Using a standard-sized module can simplify the building design process. An even two foot module, for instance, is easy to plot on graph paper. This makes it easier to draw plans and calculate materials and costs.

Another benefit of 24” earthbag modules is increased overlap between courses. Many earthbag builders just fold over the ends of bags for expediency. This creates bags about 20” long and overlaps of about 5” assuming standard 18”x30” bags measured when empty. A 5” overlap is marginal in terms of creating a strong running bond. See drawing below.

Earthbag overlap: 20 inch versus 24 inch long bags

Earthbag overlap: 20 inch versus 24 inch long bags

In many situations you’ll want to use fewer bags to reduce waste and save money. You can do this by filling bags to capacity and sewing (needle and thread), stitching (galvanized wire) or pinning (nails or bamboo slivers(?)) bag ends closed. This saves bags, but also creates 24” long bags – a convenient sized module to work with – and 9” overlaps between courses for stronger walls.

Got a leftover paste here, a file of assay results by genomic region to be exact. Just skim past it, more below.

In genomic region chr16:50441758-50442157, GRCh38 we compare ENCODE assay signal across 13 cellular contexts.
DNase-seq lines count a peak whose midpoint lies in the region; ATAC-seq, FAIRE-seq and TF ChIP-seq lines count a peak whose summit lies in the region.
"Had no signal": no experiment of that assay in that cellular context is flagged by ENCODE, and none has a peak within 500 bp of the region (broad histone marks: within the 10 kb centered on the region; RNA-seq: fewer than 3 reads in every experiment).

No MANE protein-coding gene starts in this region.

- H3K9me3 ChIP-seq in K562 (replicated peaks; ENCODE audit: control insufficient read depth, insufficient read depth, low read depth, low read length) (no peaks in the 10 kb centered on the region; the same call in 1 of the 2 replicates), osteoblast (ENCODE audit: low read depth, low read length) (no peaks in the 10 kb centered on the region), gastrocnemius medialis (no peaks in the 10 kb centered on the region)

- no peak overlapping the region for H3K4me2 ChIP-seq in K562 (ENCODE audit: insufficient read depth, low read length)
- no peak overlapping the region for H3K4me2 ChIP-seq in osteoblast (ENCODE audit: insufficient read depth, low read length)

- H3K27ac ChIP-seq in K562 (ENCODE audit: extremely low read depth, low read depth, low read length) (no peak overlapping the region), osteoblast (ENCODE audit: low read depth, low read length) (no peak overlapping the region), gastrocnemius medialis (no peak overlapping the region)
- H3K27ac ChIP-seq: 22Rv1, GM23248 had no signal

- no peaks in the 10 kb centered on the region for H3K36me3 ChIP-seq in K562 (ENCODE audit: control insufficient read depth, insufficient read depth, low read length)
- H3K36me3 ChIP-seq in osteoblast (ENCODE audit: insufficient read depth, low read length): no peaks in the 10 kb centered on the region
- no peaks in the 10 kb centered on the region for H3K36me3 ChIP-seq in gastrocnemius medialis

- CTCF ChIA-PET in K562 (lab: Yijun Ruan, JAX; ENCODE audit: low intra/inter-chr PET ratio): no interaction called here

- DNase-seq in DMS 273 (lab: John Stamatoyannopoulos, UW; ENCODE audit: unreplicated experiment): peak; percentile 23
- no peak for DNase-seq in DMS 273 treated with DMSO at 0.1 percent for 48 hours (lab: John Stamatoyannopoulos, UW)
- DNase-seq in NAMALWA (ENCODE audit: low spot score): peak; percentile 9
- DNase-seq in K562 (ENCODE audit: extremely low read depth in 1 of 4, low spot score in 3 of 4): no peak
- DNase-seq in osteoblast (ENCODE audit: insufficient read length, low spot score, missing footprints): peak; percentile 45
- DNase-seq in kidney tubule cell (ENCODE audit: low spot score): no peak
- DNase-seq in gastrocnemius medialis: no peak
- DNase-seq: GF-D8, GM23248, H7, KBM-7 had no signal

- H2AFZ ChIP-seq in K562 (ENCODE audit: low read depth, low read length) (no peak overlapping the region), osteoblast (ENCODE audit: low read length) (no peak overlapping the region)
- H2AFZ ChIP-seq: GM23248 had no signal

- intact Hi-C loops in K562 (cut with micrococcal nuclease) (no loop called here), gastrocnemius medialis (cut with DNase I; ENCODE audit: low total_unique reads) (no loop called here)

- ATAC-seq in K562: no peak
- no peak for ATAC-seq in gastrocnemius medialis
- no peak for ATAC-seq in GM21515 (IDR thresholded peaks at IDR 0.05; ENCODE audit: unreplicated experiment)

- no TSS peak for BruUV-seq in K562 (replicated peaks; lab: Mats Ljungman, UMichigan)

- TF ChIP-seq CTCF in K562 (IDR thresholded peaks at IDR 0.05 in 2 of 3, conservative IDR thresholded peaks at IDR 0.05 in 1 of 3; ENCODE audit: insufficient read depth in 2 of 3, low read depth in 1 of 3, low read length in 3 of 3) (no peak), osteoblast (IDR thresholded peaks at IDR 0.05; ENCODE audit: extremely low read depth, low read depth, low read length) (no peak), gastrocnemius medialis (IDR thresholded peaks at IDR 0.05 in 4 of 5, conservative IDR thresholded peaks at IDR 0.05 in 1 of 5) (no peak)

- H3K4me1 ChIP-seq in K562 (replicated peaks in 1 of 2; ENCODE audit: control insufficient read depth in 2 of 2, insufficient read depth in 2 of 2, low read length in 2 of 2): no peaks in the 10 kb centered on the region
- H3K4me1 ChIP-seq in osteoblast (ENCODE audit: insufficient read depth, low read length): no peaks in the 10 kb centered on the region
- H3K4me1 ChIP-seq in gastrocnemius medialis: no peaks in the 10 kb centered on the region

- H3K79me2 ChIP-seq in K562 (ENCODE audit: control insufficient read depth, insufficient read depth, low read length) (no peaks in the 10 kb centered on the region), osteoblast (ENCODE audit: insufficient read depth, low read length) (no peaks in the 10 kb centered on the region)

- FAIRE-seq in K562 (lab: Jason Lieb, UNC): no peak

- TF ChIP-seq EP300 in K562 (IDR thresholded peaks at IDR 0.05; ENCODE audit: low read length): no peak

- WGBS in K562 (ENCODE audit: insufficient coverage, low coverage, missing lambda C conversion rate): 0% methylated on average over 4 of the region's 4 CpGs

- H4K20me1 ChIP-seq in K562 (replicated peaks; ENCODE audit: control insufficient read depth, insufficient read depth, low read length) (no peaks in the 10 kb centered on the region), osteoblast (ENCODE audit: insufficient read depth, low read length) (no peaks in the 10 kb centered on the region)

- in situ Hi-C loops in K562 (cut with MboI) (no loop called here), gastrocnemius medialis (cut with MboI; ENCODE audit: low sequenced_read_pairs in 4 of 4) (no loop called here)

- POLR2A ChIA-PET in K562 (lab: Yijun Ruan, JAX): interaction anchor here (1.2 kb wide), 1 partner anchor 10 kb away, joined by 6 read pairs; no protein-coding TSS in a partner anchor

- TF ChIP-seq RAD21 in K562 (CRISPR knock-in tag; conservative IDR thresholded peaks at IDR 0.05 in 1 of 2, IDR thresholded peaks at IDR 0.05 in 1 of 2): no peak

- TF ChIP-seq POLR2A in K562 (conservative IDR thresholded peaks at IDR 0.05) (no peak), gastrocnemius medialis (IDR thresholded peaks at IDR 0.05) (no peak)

Maybe you don’t want to spend extra time closing bag ends. Another way to get 24” long bags (when filled) is to buy longer bags. You can buy 18.5”x34” bags and fold the ends under. One supplier of these longer bags is Donald Davis Bags.


Comments

24” Earthbag Modules — 4 Comments

  1. Hi! I would like to build a 3x4m ‘shed’ and am wondering about why bag’s sensitivity to light should be a problem since the shed will be rendered? Can’t I just use plastic rubble bags? We are in London, UK. Thankyou.

    • UV degradation is not a problem if the structure is built within 2-3 months and then plastered. It’s prudent to protect bags as much as possible, of course. You could cover walls that are not being worked on, for instance.

      I don’t know what rubble bags are. Maybe you could send a link. Thanks.

  2. It also helps with adding vertical rebar pins. These are not always necessary, but are an option when you want to add extra strength (seismic, hurricane and flood-prone areas).

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